Posts in 3
Green, Malcolm

Malcolm Green is a storyteller and environmental educator. After working as a headmaster in rural Cameroon, Malcolm managed the Rising Sun Country Park (a 400-acre reclaimed coal mine) in Newcastle upon Tyne where he developed the use of storytelling in environmental education. A professional storyteller since 1982, Malcolm performs widely and teaches courses on the role of storytelling in heritage and countryside interpretation at Newcastle University and elsewhere. His most recent project Dreaming the Land involved working with archaeologists to story ancient sites in Northumberland. His storytelling performances include Where Curlews Call (with Nick Hennessey) and Shearwater (with Tim Dalling). He has recently published Northumberland Folk Tales.

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2015, 3Hullo Creative
Greer, Germaine

Germaine Greer is best known as an academic, author, controversialist and broadcaster, who first came into worldwide prominence with the publication of The Female Eunuch in 1970. She is also an active conservationist. She has been President of Buglife for the last ten years and has recently published the much-acclaimed The White Beech, about which she herself says: “For years I had wandered Australia with an aching heart. Everywhere I had ever travelled across the vast expanse of the fabulous country where I was born I had seen devastation, denuded hills, eroded slopes, weeds from all over the world, feral animals, open-cut mines as big as cities, salt rivers, salt earth, abandoned townships, whole beaches made of beer cans.”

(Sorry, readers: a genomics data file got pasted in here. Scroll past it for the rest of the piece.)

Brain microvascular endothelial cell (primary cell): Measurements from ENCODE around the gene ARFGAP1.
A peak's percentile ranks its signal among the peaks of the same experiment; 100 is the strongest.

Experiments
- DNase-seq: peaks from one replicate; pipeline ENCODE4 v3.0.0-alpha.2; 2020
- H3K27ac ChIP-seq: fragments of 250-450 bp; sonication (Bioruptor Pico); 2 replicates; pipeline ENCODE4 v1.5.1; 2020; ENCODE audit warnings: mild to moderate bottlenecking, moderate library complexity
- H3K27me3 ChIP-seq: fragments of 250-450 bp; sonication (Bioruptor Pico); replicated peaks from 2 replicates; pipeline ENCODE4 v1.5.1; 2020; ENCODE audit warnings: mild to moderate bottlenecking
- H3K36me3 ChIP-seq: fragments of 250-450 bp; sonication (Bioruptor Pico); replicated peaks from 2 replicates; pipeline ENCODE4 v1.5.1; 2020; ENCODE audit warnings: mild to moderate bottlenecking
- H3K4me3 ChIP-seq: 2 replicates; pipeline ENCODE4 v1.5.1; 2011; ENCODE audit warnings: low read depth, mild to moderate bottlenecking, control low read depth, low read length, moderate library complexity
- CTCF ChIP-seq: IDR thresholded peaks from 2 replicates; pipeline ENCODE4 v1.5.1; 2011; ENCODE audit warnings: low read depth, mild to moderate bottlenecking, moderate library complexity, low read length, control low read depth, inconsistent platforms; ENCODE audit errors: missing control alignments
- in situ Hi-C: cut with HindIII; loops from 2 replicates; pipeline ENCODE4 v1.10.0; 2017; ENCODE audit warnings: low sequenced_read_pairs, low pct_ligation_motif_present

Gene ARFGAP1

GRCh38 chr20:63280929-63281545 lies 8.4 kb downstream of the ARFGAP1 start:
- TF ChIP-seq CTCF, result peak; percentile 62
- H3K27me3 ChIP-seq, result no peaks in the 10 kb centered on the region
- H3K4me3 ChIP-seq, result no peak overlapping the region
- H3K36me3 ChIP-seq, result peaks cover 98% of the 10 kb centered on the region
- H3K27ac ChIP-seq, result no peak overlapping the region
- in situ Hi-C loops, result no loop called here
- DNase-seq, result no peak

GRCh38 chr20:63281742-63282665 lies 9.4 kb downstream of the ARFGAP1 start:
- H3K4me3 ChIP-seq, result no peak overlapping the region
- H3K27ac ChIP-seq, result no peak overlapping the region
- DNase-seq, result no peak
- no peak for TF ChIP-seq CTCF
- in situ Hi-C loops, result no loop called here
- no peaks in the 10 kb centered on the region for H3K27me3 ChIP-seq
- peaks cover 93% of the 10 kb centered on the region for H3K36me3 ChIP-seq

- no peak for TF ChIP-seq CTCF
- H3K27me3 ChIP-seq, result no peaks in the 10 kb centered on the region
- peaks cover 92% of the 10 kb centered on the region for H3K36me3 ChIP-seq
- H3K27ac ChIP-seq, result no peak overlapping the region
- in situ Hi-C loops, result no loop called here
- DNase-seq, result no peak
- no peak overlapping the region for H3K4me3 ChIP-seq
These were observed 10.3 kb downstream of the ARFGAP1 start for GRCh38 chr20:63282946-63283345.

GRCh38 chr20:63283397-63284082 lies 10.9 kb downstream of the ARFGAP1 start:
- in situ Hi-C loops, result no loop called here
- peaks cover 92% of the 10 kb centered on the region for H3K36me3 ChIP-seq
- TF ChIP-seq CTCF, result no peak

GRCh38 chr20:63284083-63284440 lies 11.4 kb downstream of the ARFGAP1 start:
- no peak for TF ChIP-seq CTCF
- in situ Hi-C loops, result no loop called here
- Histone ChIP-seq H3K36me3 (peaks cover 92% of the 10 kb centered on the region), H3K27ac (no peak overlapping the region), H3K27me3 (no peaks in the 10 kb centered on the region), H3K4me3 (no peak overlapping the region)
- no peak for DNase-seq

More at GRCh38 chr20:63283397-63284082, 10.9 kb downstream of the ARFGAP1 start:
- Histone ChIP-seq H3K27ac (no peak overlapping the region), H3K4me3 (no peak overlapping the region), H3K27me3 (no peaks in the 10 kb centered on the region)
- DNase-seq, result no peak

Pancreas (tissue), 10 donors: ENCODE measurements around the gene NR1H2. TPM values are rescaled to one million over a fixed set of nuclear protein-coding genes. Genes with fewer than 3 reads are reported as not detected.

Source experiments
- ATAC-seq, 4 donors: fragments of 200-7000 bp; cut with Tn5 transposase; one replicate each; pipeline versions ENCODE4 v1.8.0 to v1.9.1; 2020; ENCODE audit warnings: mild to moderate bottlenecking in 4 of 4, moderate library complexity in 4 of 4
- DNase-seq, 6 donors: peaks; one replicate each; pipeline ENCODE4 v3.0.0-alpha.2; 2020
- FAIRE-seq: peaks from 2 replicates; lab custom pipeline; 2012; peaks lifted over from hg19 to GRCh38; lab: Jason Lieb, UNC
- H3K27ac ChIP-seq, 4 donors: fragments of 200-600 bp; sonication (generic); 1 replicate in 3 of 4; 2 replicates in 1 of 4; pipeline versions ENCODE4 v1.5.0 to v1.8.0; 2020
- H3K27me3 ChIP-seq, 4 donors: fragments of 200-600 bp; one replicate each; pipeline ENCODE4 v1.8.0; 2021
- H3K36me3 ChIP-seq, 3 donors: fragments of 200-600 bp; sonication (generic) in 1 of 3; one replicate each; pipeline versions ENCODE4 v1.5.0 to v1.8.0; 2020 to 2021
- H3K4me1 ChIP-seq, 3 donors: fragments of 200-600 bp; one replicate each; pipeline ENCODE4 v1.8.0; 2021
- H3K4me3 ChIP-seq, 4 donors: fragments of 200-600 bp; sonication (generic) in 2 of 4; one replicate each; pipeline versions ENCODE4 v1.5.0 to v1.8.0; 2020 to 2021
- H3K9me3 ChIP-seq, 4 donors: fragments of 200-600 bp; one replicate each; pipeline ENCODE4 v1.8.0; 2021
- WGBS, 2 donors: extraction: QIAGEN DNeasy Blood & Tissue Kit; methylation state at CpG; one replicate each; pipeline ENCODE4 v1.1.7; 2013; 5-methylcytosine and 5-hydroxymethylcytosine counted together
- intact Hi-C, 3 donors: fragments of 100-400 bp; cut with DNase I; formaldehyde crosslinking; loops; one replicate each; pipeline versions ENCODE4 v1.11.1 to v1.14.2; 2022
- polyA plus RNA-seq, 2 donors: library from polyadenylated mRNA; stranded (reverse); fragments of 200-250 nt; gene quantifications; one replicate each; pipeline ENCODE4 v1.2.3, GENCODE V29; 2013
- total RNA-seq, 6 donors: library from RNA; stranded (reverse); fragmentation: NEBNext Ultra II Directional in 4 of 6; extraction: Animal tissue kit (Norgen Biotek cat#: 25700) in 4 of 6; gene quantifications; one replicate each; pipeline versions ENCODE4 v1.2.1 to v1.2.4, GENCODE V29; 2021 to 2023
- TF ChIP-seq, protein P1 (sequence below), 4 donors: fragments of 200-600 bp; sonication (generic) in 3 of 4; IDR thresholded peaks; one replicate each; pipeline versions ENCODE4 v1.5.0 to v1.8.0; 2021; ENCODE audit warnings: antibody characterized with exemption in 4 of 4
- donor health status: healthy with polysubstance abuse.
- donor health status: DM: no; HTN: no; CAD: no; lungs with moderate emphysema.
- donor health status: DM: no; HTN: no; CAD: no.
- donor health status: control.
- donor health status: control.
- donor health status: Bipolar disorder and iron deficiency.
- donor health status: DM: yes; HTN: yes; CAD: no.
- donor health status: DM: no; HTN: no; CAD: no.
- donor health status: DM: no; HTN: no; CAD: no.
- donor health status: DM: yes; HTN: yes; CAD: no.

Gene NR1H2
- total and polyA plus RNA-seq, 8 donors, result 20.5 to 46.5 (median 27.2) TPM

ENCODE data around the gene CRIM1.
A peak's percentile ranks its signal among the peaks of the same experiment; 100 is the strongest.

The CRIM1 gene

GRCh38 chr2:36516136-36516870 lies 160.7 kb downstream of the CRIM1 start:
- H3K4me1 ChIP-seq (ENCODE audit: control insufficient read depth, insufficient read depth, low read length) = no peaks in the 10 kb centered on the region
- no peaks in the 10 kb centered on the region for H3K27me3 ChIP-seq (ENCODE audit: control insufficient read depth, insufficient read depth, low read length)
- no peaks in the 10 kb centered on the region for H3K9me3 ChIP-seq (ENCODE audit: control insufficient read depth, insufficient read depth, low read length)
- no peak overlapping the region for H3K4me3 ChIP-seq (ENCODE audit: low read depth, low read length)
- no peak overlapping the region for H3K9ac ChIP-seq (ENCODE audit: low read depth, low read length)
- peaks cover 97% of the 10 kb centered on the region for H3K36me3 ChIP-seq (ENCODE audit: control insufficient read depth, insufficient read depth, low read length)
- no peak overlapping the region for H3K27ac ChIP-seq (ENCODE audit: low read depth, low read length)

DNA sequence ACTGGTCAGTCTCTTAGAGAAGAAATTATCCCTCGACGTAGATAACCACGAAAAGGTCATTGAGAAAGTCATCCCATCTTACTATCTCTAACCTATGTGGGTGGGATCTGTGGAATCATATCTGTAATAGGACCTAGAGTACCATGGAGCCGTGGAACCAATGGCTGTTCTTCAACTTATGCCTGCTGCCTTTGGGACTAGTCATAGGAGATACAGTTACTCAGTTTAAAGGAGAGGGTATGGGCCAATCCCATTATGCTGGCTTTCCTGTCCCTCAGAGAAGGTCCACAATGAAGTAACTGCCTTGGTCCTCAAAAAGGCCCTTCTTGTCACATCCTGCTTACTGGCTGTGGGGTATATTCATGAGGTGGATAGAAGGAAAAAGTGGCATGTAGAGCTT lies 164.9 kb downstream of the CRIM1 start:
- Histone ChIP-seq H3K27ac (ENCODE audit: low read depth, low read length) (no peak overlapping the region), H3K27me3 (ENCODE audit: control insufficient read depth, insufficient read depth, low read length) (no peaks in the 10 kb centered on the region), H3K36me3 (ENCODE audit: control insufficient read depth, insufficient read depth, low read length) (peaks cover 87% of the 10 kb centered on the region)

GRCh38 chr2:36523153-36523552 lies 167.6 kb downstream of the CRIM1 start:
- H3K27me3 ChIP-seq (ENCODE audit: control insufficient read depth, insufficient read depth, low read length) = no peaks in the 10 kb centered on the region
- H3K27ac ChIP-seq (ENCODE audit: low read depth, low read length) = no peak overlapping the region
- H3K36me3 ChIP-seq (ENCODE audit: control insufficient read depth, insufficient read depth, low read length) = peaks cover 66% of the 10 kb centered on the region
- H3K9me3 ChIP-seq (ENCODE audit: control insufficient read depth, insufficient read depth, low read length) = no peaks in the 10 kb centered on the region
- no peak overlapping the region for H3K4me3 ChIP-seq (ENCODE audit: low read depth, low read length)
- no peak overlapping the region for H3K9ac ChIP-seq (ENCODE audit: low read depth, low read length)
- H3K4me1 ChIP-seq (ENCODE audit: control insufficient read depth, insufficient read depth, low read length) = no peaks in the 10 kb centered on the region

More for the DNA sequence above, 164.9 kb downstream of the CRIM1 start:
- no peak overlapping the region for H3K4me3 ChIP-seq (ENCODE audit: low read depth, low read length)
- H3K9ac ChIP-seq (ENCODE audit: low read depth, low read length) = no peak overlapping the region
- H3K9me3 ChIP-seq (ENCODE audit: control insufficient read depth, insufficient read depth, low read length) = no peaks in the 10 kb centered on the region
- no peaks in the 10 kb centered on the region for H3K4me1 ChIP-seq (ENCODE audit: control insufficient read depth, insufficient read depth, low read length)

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2015, 3Hullo Creative
Harper, Gemma

Gemma Harper is Chief Social Scientist and Deputy Director for Animal and Plant Health Evidence and Analysis (Aphea) in the Department for Environment, Food and Rural Affairs (Defra). She is responsible for ensuring social science – which aims to put people at the heart of policy making – is high quality and has impact on strategy, policy and delivery. Gemma is also responsible for ensuring interdisciplinary evidence helps protect and enhance the contributions animal and plant health make to society. Gemma studied social psychology at London School of Economics and Political Science, and conducted post-doctoral research in the Department of Agricultural and Food Economics, The University of Reading. She is a member of the Government Social Research Leadership Board, the Cross Government Evaluation Group, the Social Research Association Strategy Group, the Public Policy Committee of the British Academy, and is currently a Policy Fellow at the University of Cambridge’s Centre for Science and Policy.

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2014, 3Hullo Creative
Jones, Kate

Kate Jones is a leading British biodiversity scientist. Her particular interest is in understanding past and present patterns of global biodiversity to predict future impact of global change on our planet. Kate’s research spans dinosaur macroecology, ant biodiversity, predicting where the next emerging infectious disease will strike to bats. Kate will review some of the latest advances in sensors used to monitor wildlife and machine learning approaches to analyse the big biodiversity data gathered. She argues that although technological advances have undoubtedly contributed to the over-exploitation of natural resources and decline of wild nature, technology can also help us to better understand the natural world and to further engage people with their environment.

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2016, 3Hullo Creative